"There were a bunch of questions that came up about parking as an issue," she said of the Market-Octavia process. So the Planning Department and other city agencies began to explore the cost of parking as part of the city’s update of the Transit Impact Fee that is charged to new development, with the idea of expanding that to include impacts to all modes of transportation.

"We are looking at parking as a land use and its impact to the [transportation] system," she continued. "This is a city that really wants to support other modes than just transit."

The contract for that parking nexus study was awarded to Cambridge Systematics earlier this month with initial recommendations expected by the end of the year. That study is expected to show that developers and drivers don’t come anywhere near paying for the full cost of the automobile to San Francisco. "These nexus studies usually suggest a much higher fee rate than is feasible to provide," she said.

In other words, drivers and developers would freak out if asked to pay for their full impacts, arguing that that doing so would stifle development, hurt the economy, punish those who need cars, etc. So the fees will likely be set lower than needed to cover the city’s costs.

Even in the short-term, simply extending meter hours into the evenings — as SFMTA is now studying to help the city deal with its budget deficit — is likely to trigger a pitched battle between progressive supervisors and politicians who side with some merchant groups that consider parking sacrosanct.
David Heller, president of the Greater Geary Merchants Association, will be one of those leading the charge. By way of argument, he criticized San Francisco as "a very business-unfriendly city" compared to competitors like Colma and Burlingame and laid out this scenario: "After 6 p.m., there are no power lunches going on. People want to relax. Imagine you sit down to a nice dinner. You’ve got your wine and are enjoying your appetizer and in the middle of your meal, you have to get up and feed the meter. When you return, the ambiance has been lost. What are the chances you’ll return to that restaurant?"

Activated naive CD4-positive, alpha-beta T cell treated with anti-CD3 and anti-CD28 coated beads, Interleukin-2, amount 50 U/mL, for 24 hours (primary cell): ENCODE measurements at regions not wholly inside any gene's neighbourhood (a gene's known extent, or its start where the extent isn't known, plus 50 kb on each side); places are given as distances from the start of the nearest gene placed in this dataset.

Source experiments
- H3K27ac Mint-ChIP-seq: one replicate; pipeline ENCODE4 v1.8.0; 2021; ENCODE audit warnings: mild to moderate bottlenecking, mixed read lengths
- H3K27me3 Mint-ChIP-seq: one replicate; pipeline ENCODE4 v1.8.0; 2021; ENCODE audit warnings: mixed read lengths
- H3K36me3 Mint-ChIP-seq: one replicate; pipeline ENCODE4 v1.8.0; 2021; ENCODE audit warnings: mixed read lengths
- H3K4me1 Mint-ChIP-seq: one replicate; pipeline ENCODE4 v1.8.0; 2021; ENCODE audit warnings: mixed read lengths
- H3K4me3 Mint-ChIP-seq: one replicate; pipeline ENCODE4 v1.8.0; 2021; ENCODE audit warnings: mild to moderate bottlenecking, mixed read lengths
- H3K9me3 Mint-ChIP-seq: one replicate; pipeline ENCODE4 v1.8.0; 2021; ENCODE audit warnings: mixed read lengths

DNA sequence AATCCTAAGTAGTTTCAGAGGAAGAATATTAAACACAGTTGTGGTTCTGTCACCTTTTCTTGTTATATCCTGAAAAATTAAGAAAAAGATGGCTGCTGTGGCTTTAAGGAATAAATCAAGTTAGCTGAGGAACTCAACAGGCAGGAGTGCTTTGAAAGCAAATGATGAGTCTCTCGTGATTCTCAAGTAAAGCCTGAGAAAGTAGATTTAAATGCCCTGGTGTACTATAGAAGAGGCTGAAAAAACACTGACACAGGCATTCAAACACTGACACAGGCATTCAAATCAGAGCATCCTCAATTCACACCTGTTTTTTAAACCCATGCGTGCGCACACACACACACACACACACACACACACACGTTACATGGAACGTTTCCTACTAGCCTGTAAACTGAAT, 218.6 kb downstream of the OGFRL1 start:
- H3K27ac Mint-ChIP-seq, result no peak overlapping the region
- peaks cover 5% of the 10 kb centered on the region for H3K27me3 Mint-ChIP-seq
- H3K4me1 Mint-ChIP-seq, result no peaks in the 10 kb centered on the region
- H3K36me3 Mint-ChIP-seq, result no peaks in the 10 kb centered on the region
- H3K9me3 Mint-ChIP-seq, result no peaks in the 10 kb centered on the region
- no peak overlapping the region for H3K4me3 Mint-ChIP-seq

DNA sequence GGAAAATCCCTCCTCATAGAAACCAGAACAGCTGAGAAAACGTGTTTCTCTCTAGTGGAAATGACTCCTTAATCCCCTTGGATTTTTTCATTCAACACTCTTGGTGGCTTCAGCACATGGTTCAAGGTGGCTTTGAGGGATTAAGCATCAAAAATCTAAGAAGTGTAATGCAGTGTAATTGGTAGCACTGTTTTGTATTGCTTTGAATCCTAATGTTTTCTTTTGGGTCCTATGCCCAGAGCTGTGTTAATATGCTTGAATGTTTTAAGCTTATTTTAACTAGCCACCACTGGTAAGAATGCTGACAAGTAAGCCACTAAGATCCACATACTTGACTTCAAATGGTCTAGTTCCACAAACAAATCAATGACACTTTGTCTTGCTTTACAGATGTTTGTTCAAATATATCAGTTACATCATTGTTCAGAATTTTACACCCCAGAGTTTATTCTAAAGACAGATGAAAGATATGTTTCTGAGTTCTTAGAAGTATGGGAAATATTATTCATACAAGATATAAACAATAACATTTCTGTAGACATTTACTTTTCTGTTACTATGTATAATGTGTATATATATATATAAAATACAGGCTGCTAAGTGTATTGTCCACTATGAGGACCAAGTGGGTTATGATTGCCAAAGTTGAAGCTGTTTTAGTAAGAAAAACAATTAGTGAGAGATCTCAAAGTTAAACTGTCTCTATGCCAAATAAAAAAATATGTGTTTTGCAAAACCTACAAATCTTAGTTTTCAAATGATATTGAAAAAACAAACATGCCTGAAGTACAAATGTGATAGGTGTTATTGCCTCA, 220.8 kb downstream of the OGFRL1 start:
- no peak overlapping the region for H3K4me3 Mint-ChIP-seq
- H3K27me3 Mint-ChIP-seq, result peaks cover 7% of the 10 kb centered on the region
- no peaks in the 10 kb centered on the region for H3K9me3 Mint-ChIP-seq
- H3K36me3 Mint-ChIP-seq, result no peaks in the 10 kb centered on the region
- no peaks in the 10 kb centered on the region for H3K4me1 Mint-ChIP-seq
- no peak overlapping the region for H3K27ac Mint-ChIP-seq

And so it goes with the politics of parking, where pressing realities clash with visceral reactions, driver prerogatives (such as the "right" to feed the meter, which actually isn’t legal), and other distracting entitlement issues.
Gabriella Poccia and Rachel Buhner contributed to this report.



Number of on-street parking spaces in SF: 320,000

Number these spaces that have meters: 24,000

Total parking spaces in San Francisco: 603,000

Number of cars and trucks registered in SF: 441,653

Annual revenue from meters and city-owned garages: $64.5 million

Annual revenue from parking citations: $90 million

Number of street spaces in 8 SF Park pilot zones: 6,000

Hourly meter rates in the zones, depending on demand: 25 cents to $6

Hourly garage rates in the zones, depending on demand: $1 to $10

Number of residential parking permits issued: 89,271

Cost of purchasing an on-street residential parking permit: $74 per year

Number of temporary permits: 2,867

Annual revenue from residential parking permits: $5.7 million
Cost of purchasing SF parking on Craiglist: $100 to $500 per month
Annual city revenue if residential permits were market-based: $320 million